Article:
In the year 2000, the literary rage was all about Robert Putnam’s book Bowling Alone. Today (2008), the “must read” book is Clay Shirky’s Here Comes Everybody. Shirky’s premise is that with the development of advanced networking technologies (Web 2.0?), group formation and collaborative action are happening rapidly and abundantly (i.e. everybody is coming…). This comes a mere eight years after Putnam’s book. I wrote about Putnam extensively in an article published in a peer-reviewed (not open access, UGH) journal so for the purposes of making my argument about community and social capital, I’m copying what I wrote below, with irrelevant parts deleted (I don’t have to cite myself, do I?):
Based on analyses of large datasets and evidence from nearly 500,000 interviews over the last quarter century, Putnam (2000) concludes that our stock of social capital – the very fabric of our connections with each other, has dropped dramatically, thus impoverishing our lives and communities. He documents that we sign fewer petitions, belong to fewer organizations that meet, know our neighbors less, meet with friends less frequently, and even socialize with our families less often. We are even bowling alone. More Americans are bowling than ever before, but they are not bowling in leagues. In other words, we are increasingly disconnected from family, friends, neighbors, and our democratic structures.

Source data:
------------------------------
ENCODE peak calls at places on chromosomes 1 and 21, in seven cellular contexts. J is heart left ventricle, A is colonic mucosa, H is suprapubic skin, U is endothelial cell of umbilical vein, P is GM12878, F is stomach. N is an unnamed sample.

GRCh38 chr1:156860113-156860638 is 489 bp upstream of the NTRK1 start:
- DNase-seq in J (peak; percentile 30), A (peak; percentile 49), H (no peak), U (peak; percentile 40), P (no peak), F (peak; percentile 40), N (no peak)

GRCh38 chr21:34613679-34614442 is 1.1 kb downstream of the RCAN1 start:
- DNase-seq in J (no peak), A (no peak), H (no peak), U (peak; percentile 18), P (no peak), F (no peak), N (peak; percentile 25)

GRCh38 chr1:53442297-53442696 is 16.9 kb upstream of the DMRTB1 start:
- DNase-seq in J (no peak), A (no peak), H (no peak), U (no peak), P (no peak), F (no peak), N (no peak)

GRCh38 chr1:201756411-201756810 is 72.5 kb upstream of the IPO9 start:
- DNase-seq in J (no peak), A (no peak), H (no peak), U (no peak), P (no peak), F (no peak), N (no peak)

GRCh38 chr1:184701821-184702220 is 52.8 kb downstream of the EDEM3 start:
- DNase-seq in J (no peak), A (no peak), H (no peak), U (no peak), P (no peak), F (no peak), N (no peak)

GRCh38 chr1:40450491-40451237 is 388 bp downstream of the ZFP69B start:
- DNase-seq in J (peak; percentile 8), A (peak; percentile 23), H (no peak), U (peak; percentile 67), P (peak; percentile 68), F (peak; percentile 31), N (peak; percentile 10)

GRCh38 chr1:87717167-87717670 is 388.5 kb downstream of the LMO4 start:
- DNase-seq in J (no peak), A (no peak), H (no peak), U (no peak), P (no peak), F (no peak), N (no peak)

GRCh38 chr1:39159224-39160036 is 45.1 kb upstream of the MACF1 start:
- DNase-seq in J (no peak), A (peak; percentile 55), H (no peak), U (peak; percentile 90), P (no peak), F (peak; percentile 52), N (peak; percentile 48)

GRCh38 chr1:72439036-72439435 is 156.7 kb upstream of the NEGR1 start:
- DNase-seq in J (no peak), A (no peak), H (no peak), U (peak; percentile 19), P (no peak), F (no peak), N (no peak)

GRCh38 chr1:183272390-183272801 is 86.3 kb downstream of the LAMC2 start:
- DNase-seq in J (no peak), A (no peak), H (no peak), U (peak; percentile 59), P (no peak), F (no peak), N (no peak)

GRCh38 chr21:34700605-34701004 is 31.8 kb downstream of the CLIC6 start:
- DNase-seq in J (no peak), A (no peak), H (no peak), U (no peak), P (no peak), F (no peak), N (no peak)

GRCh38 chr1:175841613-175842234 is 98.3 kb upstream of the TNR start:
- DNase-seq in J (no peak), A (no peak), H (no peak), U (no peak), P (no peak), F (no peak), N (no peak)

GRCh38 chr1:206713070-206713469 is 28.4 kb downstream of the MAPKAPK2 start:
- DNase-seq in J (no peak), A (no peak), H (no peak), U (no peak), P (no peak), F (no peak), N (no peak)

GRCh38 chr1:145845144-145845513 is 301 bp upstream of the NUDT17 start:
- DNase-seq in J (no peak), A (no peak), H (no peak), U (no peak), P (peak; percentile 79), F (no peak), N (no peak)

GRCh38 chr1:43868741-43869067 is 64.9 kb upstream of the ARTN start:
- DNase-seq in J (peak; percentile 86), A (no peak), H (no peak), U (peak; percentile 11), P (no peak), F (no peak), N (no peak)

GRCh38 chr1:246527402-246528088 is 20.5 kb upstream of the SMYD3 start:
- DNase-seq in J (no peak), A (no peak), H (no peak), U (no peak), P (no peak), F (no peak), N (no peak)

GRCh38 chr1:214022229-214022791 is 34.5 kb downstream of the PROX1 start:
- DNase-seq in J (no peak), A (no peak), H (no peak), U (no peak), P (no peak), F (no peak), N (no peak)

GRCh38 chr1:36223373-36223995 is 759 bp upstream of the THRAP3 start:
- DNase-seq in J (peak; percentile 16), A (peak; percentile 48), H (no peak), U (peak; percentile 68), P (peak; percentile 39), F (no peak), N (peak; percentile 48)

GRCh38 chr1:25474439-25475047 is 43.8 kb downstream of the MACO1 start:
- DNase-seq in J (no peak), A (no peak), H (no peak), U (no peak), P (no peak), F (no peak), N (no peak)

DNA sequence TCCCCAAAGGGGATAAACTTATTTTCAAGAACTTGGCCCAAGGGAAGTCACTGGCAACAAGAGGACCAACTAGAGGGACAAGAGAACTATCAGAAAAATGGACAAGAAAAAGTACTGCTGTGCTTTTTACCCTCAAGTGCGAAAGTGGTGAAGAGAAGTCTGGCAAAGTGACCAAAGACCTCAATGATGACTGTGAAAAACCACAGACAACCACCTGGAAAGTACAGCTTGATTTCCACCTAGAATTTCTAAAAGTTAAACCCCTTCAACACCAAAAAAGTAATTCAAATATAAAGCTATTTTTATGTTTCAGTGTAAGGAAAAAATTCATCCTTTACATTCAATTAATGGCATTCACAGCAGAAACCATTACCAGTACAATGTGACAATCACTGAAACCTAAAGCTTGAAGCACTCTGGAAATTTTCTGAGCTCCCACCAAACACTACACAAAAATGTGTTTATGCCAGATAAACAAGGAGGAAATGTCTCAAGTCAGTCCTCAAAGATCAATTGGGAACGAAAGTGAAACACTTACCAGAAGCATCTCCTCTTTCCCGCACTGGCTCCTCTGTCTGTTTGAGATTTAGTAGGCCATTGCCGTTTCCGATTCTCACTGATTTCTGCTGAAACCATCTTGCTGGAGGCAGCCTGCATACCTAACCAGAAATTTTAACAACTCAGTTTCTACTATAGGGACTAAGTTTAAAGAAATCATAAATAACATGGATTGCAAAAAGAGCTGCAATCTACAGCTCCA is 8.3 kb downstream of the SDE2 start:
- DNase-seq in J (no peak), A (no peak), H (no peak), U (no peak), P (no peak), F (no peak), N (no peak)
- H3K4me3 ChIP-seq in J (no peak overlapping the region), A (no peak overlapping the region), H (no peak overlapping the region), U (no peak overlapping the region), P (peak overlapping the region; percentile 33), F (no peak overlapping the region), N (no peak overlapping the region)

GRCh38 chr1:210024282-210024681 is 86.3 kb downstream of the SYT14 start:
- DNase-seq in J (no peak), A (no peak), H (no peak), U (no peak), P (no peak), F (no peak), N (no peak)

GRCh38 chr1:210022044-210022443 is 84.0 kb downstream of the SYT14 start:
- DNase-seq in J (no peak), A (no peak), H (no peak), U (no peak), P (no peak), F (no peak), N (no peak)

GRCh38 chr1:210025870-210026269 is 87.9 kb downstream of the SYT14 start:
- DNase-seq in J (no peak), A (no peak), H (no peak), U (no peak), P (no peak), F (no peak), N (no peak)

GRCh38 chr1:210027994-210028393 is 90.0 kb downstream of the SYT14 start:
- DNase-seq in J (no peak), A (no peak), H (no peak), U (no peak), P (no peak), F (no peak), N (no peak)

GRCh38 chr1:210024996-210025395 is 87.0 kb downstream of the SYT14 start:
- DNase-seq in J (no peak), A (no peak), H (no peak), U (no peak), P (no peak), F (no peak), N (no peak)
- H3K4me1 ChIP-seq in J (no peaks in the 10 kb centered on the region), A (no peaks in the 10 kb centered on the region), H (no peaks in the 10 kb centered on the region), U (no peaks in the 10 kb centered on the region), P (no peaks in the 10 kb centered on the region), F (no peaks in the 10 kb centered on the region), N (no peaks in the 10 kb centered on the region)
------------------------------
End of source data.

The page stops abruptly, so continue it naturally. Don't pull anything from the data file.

Putnam (2000) offers a number of reasons for this collapse of community in America. Among those reasons, time pressure, especially on two-career families, is considered one of the primary suspects., changes in family structures mean more and more of us are living alone and conventional means to civic engagement are not designed around single and/or childless people. Also, suburban sprawl is an important contributor to the loss of community as we live further away from one another and further away from cultural and civic centers…
The next paragraph that I wrote is the kicker here:
Putnam (2000), in his writing about the collapse of community, does address digital communications and argues that electronic entertainment, especially television, has severely privatized our leisure time and, therefore, has become a major contributor to the collapse of community. However, Putnam (2000) also admits that the verdict on the Internet is still out. That is, it may be that the primary effect of the Internet will be to reinforce existing social networks, as the telephone has done, or the Internet might become a virtual substitute for them.
So, has the Internet reinforced existing social networks or has it become a virtual substitute for them. Or, perhaps, Putnam’s binary choice was false. Maybe the Internet has had a different effect on social networks? Either way, I would argue that a LOT has happened in just 8 years. I don’t quite yet know what it is that we are doing with our social networking technology, but we are NOT bowling alone anymore.